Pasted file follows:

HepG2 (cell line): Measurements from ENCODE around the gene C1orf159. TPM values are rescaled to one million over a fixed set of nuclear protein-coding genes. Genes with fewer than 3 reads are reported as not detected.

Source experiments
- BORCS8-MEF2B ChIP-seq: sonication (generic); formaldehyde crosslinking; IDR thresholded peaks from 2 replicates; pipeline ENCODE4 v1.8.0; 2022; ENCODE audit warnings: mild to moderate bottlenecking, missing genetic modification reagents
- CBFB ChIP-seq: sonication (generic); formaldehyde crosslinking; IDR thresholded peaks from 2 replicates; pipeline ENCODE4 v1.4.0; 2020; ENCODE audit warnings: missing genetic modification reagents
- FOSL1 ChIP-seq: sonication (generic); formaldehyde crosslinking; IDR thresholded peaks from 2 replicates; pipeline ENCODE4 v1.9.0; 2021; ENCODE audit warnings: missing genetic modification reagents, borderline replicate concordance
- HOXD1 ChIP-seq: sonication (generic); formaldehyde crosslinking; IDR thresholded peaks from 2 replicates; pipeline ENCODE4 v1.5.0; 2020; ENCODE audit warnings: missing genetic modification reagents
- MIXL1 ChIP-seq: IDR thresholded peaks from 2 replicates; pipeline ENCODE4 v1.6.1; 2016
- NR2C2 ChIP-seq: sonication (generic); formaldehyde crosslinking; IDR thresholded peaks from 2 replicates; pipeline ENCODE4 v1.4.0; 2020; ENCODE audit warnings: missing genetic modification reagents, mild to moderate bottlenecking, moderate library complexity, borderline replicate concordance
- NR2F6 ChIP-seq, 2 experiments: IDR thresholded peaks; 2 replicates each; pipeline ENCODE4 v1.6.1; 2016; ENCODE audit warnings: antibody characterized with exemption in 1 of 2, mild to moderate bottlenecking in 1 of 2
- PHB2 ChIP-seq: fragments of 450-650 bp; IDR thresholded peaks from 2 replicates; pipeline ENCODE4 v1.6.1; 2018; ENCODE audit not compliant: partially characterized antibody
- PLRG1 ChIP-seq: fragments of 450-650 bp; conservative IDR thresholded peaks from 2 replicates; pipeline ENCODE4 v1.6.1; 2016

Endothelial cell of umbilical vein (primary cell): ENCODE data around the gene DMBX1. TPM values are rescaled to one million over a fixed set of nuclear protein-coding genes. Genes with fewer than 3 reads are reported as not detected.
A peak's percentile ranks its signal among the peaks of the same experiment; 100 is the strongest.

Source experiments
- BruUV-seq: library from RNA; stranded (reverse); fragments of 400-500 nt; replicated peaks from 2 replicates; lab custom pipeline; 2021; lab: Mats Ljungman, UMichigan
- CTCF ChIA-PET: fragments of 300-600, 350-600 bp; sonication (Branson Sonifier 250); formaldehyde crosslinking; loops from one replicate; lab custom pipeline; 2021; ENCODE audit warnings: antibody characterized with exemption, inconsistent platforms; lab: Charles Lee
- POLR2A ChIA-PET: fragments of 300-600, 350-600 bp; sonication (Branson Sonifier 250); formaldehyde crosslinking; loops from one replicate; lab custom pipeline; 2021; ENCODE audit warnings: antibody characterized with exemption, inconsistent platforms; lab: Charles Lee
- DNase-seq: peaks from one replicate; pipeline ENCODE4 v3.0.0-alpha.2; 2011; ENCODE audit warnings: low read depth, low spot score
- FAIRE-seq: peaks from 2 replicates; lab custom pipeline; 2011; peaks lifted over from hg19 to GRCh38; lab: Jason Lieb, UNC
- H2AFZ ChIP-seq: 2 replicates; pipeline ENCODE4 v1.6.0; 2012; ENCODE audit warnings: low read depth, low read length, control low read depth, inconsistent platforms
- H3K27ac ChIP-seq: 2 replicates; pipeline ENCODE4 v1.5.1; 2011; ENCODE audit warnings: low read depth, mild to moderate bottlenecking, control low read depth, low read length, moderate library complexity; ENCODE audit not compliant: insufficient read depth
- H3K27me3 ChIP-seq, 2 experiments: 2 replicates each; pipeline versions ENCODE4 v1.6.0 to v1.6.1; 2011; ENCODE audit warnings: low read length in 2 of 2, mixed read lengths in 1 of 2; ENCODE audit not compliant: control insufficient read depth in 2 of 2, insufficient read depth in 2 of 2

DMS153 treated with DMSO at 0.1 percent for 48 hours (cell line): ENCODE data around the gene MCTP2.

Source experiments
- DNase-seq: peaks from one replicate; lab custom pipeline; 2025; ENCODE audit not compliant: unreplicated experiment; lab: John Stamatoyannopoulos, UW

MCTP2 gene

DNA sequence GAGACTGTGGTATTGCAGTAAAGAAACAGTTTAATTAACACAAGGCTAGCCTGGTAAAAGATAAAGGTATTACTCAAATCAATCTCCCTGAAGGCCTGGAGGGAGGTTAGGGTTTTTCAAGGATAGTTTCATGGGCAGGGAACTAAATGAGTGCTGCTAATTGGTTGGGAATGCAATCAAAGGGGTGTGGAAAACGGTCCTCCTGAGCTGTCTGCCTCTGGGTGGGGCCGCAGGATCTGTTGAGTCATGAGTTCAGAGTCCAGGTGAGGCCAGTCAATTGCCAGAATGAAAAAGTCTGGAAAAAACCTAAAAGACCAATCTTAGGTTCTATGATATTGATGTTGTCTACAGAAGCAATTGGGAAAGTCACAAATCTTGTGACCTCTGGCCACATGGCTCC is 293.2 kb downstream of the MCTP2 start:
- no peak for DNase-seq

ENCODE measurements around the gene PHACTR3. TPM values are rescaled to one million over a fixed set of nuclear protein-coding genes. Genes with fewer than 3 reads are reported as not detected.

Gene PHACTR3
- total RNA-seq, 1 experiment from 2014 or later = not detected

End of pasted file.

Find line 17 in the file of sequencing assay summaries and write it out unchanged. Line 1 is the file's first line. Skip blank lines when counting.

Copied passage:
- POLR2A ChIA-PET: fragments of 300-600, 350-600 bp; sonication (Branson Sonifier 250); formaldehyde crosslinking; loops from one replicate; lab custom pipeline; 2021; ENCODE audit warnings: antibody characterized with exemption, inconsistent platforms; lab: Charles Lee